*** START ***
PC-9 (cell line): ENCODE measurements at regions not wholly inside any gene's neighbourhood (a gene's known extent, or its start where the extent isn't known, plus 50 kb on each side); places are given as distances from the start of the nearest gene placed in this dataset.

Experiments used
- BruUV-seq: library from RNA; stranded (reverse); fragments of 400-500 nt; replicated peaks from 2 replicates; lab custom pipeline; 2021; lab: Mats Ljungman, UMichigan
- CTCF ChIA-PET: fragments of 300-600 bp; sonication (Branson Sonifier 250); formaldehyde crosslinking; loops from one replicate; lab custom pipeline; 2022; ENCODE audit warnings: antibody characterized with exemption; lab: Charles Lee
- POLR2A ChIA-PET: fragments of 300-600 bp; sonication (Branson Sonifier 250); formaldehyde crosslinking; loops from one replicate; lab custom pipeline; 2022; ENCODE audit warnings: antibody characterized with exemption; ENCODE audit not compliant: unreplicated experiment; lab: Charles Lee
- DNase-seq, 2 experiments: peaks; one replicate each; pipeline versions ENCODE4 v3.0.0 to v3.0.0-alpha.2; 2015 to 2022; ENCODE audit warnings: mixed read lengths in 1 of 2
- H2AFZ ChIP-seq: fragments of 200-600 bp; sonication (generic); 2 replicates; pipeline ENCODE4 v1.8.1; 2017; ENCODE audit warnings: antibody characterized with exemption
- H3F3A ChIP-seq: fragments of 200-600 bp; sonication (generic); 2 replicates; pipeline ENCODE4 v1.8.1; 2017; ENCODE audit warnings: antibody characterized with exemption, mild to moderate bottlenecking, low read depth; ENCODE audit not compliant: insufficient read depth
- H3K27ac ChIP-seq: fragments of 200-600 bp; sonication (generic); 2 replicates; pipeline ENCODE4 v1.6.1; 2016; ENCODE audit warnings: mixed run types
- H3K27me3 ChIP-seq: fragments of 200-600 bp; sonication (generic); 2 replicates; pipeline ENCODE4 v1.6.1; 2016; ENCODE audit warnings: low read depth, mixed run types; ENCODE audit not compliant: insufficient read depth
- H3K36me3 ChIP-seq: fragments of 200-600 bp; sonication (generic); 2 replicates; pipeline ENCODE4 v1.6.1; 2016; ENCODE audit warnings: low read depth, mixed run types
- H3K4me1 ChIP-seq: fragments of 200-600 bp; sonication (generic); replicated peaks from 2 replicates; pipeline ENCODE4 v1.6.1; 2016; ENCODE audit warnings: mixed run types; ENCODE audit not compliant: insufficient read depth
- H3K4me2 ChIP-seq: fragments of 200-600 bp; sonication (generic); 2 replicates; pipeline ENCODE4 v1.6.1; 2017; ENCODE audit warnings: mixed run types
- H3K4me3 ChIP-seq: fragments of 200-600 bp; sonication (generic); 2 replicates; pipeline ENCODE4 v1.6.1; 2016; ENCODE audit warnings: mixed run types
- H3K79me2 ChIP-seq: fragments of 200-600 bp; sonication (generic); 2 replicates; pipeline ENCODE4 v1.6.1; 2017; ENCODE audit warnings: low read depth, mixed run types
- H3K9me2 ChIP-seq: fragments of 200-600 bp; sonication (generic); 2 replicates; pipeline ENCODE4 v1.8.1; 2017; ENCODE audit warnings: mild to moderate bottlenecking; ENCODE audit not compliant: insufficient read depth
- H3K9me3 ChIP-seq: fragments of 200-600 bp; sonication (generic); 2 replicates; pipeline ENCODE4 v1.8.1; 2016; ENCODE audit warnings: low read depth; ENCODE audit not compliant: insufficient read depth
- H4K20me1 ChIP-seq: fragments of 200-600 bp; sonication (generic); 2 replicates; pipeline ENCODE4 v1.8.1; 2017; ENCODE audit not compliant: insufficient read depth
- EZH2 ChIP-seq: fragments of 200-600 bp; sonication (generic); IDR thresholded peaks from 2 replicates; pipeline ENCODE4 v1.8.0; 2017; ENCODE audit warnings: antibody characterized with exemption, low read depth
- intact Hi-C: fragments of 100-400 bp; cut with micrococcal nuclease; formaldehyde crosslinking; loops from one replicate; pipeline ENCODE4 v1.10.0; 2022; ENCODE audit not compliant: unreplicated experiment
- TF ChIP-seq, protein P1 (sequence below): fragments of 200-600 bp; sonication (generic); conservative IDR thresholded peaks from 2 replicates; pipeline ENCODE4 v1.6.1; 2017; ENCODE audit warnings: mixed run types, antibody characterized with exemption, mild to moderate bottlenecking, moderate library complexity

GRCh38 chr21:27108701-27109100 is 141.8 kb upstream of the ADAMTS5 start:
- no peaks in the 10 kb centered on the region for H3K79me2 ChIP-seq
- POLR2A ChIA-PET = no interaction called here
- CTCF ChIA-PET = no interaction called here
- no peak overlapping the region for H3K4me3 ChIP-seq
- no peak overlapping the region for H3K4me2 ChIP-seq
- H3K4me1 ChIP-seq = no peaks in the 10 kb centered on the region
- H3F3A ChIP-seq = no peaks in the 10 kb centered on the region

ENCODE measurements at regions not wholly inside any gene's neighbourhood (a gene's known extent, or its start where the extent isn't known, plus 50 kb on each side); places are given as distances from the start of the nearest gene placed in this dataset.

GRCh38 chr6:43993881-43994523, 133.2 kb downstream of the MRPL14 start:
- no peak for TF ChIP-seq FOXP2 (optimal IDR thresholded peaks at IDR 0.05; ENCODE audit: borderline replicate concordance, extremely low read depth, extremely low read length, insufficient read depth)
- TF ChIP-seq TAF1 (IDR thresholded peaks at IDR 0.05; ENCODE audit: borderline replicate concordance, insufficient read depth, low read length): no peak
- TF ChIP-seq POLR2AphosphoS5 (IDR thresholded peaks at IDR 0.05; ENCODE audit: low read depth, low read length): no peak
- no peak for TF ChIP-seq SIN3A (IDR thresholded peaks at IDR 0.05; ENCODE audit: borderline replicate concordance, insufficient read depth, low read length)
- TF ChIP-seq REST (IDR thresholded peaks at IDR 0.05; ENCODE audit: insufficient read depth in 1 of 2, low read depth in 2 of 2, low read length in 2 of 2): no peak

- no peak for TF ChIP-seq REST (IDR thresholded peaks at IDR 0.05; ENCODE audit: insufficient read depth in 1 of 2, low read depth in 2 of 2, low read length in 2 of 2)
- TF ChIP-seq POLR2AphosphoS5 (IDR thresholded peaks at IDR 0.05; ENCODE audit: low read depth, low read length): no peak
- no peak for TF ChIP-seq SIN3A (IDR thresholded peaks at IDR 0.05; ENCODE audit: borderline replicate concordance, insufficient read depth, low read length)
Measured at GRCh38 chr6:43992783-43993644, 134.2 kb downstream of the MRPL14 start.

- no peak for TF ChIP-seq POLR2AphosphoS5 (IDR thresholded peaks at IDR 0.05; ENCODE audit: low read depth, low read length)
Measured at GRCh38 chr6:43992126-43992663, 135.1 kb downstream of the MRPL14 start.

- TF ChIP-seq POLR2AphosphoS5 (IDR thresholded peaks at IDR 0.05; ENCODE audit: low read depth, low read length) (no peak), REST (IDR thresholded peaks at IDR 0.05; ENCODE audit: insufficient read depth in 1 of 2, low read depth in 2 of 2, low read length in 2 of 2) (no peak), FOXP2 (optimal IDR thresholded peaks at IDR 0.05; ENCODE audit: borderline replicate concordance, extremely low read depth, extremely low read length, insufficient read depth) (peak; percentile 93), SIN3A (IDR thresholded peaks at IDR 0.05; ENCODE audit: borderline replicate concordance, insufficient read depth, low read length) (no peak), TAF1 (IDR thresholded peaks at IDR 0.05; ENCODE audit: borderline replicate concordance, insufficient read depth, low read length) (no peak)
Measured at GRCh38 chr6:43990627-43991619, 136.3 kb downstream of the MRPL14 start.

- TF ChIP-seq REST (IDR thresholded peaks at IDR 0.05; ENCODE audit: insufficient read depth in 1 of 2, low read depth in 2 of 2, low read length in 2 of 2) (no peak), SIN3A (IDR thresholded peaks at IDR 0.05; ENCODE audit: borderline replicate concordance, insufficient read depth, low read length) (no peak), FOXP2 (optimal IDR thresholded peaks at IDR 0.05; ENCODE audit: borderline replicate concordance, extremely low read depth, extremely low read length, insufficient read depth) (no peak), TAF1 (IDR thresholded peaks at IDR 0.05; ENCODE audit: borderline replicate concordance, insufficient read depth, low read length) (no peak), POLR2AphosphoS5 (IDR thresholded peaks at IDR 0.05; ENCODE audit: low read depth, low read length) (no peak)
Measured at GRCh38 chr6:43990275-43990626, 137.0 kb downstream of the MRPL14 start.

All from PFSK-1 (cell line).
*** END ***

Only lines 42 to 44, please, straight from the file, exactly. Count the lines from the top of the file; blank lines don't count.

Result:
Measured at GRCh38 chr6:43992126-43992663, 135.1 kb downstream of the MRPL14 start.

- TF ChIP-seq POLR2AphosphoS5 (IDR thresholded peaks at IDR 0.05; ENCODE audit: low read depth, low read length) (no peak), REST (IDR thresholded peaks at IDR 0.05; ENCODE audit: insufficient read depth in 1 of 2, low read depth in 2 of 2, low read length in 2 of 2) (no peak), FOXP2 (optimal IDR thresholded peaks at IDR 0.05; ENCODE audit: borderline replicate concordance, extremely low read depth, extremely low read length, insufficient read depth) (peak; percentile 93), SIN3A (IDR thresholded peaks at IDR 0.05; ENCODE audit: borderline replicate concordance, insufficient read depth, low read length) (no peak), TAF1 (IDR thresholded peaks at IDR 0.05; ENCODE audit: borderline replicate concordance, insufficient read depth, low read length) (no peak)
Measured at GRCh38 chr6:43990627-43991619, 136.3 kb downstream of the MRPL14 start.